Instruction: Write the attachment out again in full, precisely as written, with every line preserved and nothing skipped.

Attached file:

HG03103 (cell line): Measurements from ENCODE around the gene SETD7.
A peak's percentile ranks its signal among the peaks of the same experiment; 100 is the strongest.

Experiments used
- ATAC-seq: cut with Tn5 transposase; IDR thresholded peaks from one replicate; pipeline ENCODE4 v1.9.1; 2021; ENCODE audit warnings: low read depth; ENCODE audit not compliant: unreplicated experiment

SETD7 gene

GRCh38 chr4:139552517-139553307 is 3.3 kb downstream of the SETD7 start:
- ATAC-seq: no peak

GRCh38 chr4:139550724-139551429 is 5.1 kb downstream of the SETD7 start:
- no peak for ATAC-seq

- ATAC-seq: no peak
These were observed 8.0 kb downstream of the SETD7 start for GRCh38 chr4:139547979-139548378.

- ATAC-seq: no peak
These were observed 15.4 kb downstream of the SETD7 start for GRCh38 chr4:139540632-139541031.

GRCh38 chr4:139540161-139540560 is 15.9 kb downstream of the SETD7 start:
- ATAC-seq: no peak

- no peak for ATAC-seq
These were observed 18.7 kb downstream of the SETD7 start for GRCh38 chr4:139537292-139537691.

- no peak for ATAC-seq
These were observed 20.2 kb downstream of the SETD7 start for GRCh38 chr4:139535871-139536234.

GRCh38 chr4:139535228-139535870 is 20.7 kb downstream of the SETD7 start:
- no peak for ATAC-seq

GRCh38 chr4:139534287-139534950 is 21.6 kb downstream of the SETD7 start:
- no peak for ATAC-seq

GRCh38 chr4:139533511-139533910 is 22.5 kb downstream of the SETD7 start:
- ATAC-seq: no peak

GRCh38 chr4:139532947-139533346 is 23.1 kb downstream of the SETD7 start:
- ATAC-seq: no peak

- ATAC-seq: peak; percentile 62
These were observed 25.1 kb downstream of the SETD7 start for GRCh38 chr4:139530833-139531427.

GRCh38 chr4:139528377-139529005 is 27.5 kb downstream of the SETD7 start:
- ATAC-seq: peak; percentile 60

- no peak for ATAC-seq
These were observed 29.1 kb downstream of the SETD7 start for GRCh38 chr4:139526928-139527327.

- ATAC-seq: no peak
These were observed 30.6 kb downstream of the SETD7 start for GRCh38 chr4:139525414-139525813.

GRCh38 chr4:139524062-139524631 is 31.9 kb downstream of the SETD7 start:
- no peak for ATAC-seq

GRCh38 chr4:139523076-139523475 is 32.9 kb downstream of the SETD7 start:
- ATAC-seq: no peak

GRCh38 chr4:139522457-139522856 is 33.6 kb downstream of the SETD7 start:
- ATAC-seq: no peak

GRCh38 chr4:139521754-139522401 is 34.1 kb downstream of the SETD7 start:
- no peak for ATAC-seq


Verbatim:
HG03103 (cell line): Measurements from ENCODE around the gene SETD7.
A peak's percentile ranks its signal among the peaks of the same experiment; 100 is the strongest.

Experiments used
- ATAC-seq: cut with Tn5 transposase; IDR thresholded peaks from one replicate; pipeline ENCODE4 v1.9.1; 2021; ENCODE audit warnings: low read depth; ENCODE audit not compliant: unreplicated experiment

SETD7 gene

GRCh38 chr4:139552517-139553307 is 3.3 kb downstream of the SETD7 start:
- ATAC-seq: no peak

GRCh38 chr4:139550724-139551429 is 5.1 kb downstream of the SETD7 start:
- no peak for ATAC-seq

- ATAC-seq: no peak
These were observed 8.0 kb downstream of the SETD7 start for GRCh38 chr4:139547979-139548378.

- ATAC-seq: no peak
These were observed 15.4 kb downstream of the SETD7 start for GRCh38 chr4:139540632-139541031.

GRCh38 chr4:139540161-139540560 is 15.9 kb downstream of the SETD7 start:
- ATAC-seq: no peak

- no peak for ATAC-seq
These were observed 18.7 kb downstream of the SETD7 start for GRCh38 chr4:139537292-139537691.

- no peak for ATAC-seq
These were observed 20.2 kb downstream of the SETD7 start for GRCh38 chr4:139535871-139536234.

GRCh38 chr4:139535228-139535870 is 20.7 kb downstream of the SETD7 start:
- no peak for ATAC-seq

GRCh38 chr4:139534287-139534950 is 21.6 kb downstream of the SETD7 start:
- no peak for ATAC-seq

GRCh38 chr4:139533511-139533910 is 22.5 kb downstream of the SETD7 start:
- ATAC-seq: no peak

GRCh38 chr4:139532947-139533346 is 23.1 kb downstream of the SETD7 start:
- ATAC-seq: no peak

- ATAC-seq: peak; percentile 62
These were observed 25.1 kb downstream of the SETD7 start for GRCh38 chr4:139530833-139531427.

GRCh38 chr4:139528377-139529005 is 27.5 kb downstream of the SETD7 start:
- ATAC-seq: peak; percentile 60

- no peak for ATAC-seq
These were observed 29.1 kb downstream of the SETD7 start for GRCh38 chr4:139526928-139527327.

- ATAC-seq: no peak
These were observed 30.6 kb downstream of the SETD7 start for GRCh38 chr4:139525414-139525813.

GRCh38 chr4:139524062-139524631 is 31.9 kb downstream of the SETD7 start:
- no peak for ATAC-seq

GRCh38 chr4:139523076-139523475 is 32.9 kb downstream of the SETD7 start:
- ATAC-seq: no peak

GRCh38 chr4:139522457-139522856 is 33.6 kb downstream of the SETD7 start:
- ATAC-seq: no peak

GRCh38 chr4:139521754-139522401 is 34.1 kb downstream of the SETD7 start:
- no peak for ATAC-seq